Michael Mercanti, photo director for the Inquirer and Daily News, taught photojournalism basics to the students.
Starting with cave drawings, Mercanti explained how visuals have always been an important way to convey information and tell stories.
“People like people photos,” he said, encouraging students to include a human element in the photos.
Photos should visually grab readers, he said, as well as creative in getting a message across. The best photo is not always straightforward.
The visual is there to work with the reporting, work with the story, to get as many eyes on the story as possible.
The basic rules of photography are true no matter the equipment, Mercanti said, and students can use their phones to take strong photos.
Mercanti explained the Rule of Thirds, teaching students the subject should be off-center to be most interesting.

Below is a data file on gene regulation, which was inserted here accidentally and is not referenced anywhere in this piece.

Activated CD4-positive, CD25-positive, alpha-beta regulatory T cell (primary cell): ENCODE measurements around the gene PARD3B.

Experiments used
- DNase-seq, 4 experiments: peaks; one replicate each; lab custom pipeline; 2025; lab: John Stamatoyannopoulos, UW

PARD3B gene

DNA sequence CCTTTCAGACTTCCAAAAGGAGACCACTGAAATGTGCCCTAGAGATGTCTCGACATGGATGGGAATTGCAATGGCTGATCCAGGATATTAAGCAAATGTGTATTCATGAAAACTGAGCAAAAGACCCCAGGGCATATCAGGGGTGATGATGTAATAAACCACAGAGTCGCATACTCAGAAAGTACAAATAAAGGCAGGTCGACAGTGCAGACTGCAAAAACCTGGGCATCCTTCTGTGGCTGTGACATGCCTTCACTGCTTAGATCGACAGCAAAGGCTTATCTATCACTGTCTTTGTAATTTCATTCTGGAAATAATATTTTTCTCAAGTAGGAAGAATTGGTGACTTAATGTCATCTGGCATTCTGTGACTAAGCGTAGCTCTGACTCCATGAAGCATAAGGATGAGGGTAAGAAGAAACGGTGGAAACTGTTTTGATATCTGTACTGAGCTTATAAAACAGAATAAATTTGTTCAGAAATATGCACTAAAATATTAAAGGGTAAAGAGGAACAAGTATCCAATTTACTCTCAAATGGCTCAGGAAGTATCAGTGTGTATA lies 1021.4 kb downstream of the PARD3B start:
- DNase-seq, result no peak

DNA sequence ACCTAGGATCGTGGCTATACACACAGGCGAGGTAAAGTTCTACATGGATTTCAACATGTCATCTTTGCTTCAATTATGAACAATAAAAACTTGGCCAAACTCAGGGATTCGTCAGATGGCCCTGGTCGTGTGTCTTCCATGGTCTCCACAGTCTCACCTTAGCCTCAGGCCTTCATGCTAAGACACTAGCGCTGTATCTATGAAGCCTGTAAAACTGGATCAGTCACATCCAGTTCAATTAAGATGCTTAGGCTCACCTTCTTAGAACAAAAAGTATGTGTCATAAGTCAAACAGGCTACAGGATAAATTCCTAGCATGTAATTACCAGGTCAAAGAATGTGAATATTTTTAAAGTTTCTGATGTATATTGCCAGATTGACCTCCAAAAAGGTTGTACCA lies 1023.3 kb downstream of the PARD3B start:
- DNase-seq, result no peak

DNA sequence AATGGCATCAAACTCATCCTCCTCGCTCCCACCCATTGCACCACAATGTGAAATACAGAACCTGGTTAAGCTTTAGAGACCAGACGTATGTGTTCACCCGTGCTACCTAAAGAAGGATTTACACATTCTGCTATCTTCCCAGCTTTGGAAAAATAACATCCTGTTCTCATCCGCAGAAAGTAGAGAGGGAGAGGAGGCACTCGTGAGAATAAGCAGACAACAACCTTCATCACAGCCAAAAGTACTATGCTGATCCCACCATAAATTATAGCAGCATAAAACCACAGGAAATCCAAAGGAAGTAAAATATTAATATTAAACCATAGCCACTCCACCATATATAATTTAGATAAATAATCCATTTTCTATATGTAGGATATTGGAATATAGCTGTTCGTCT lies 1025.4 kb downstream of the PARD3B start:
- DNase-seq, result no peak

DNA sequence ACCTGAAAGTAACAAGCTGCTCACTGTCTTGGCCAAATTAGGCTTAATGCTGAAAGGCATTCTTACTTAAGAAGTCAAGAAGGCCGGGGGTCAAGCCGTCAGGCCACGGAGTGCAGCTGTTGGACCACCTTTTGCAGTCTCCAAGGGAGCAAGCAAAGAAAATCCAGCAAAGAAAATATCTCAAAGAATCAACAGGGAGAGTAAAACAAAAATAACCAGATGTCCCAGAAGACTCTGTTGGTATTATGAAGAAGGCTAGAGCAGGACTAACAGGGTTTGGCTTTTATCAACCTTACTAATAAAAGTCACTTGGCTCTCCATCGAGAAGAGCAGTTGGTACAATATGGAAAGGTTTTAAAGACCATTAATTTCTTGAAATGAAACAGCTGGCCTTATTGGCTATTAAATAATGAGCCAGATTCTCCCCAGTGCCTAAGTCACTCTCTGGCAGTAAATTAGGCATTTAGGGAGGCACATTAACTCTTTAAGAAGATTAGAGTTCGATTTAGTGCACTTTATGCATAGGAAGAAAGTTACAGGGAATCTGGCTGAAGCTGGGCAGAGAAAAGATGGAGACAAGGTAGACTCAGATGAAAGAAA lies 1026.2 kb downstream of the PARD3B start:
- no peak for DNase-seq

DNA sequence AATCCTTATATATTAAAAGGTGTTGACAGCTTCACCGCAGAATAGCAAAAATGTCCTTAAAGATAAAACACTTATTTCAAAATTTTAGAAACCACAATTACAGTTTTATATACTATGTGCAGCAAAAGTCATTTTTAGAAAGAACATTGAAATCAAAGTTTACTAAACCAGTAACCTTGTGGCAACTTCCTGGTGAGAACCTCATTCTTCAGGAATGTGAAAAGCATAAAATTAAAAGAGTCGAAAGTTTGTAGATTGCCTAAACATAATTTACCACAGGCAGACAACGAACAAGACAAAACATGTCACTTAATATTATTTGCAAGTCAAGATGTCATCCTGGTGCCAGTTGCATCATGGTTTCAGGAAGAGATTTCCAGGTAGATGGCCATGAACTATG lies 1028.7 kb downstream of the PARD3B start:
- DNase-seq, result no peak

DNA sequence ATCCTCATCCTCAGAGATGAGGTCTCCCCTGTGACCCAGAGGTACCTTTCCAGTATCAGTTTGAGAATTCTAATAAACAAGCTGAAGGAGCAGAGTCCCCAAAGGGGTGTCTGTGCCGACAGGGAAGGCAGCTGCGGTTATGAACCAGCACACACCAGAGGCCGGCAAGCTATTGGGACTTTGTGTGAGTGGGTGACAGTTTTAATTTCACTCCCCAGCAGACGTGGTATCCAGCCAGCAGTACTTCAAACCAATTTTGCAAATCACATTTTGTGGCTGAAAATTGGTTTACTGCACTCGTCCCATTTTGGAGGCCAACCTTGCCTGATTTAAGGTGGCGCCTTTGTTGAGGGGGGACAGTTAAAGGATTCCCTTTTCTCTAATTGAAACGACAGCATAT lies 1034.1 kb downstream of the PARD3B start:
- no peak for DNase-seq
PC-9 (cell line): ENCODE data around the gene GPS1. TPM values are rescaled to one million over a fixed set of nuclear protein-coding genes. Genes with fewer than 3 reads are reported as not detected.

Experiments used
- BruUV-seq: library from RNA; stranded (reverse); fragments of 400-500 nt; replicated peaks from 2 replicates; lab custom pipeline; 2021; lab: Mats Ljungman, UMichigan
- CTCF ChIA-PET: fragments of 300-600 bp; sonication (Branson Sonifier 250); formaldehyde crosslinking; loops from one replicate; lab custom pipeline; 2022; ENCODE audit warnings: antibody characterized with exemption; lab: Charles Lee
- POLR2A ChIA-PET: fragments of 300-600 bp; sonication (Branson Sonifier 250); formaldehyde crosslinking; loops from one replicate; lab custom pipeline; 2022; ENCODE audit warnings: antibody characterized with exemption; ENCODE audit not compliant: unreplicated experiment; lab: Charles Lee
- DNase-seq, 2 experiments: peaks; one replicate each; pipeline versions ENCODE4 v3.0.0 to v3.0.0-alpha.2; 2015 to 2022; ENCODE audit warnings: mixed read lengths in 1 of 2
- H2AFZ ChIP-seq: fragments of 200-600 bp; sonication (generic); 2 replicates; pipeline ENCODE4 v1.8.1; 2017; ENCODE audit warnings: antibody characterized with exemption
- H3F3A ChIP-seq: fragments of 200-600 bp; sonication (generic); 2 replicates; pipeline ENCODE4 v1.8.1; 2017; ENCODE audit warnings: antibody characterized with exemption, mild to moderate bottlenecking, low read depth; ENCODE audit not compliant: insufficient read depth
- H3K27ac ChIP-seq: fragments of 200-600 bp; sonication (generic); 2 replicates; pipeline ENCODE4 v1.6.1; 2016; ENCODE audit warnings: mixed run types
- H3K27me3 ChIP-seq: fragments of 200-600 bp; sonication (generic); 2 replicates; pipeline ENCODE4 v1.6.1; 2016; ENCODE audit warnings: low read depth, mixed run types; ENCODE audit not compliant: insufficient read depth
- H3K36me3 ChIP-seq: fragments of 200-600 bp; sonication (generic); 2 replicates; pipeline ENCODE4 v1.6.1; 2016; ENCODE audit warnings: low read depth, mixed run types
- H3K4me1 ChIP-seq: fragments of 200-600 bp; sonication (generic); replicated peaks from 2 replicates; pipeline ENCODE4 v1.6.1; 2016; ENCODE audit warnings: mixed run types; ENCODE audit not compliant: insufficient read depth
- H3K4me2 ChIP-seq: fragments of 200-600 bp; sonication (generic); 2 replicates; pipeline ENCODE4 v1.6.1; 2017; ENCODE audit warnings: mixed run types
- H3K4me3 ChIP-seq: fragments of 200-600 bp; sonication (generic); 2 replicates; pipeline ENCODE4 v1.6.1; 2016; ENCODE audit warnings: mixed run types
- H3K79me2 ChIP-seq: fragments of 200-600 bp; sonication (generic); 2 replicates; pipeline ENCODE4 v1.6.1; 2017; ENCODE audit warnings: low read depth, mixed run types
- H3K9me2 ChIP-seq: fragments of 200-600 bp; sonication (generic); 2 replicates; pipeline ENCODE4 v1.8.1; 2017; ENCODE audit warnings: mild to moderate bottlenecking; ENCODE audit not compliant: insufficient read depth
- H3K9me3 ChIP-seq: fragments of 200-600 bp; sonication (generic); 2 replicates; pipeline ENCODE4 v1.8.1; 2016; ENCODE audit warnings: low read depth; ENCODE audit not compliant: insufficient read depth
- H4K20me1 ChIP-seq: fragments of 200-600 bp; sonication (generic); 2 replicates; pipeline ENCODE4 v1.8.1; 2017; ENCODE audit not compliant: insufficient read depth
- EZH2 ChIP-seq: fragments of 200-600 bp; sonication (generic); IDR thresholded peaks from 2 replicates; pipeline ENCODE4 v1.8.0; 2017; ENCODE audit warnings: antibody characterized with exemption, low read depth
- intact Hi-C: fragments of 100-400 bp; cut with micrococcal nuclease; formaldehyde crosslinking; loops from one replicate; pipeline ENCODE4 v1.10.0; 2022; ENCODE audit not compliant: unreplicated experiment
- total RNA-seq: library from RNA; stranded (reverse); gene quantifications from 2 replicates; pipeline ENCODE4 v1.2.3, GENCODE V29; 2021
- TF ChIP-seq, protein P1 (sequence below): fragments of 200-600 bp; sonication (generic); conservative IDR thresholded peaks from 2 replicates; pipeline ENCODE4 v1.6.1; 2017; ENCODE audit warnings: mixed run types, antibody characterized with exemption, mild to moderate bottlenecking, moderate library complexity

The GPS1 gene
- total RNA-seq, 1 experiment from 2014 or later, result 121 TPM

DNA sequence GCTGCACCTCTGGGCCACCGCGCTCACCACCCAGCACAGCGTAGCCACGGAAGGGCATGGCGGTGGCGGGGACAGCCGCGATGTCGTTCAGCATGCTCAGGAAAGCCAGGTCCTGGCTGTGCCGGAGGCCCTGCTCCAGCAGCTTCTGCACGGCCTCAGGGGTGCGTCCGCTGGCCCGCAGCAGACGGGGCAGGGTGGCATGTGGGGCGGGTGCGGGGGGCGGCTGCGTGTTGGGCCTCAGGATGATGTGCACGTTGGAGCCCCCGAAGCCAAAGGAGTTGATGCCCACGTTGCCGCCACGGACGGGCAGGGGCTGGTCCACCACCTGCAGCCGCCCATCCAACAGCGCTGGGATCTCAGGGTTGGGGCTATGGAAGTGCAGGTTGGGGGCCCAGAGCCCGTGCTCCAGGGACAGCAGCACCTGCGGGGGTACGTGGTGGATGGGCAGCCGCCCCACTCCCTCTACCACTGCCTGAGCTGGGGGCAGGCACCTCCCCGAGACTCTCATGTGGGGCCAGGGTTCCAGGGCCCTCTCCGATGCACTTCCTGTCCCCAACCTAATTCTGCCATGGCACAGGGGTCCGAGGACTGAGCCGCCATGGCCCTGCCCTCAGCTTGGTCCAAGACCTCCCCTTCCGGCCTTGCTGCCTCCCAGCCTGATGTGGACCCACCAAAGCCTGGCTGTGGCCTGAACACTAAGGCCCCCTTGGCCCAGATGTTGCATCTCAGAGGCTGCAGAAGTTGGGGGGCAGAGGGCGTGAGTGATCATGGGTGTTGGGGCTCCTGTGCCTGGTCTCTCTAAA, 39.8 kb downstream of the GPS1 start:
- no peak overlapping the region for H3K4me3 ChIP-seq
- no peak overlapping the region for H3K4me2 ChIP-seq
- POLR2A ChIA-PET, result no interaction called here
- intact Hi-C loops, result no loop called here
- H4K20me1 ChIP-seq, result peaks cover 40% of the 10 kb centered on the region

Light is extremely important, he said, bringing Syreeta to the window to show how light and shadow can make a dramatic difference.
There are limitations with using phones, Mercanti said, and phones are best for capturing snapshots from just a couple feet away from a subject.
Mercanti also talked about ethics in photojournalism, discussing bias in photos by showing photos from political events, how graphic photos and stories are handled, and the importance of honesty in an age of Photoshop.
The one thing you want to do is always tell the truth. You don’t want to hide anything, you don’t want to fake anything. That’s the most important thing, is people’s trust. … We always tell the truth.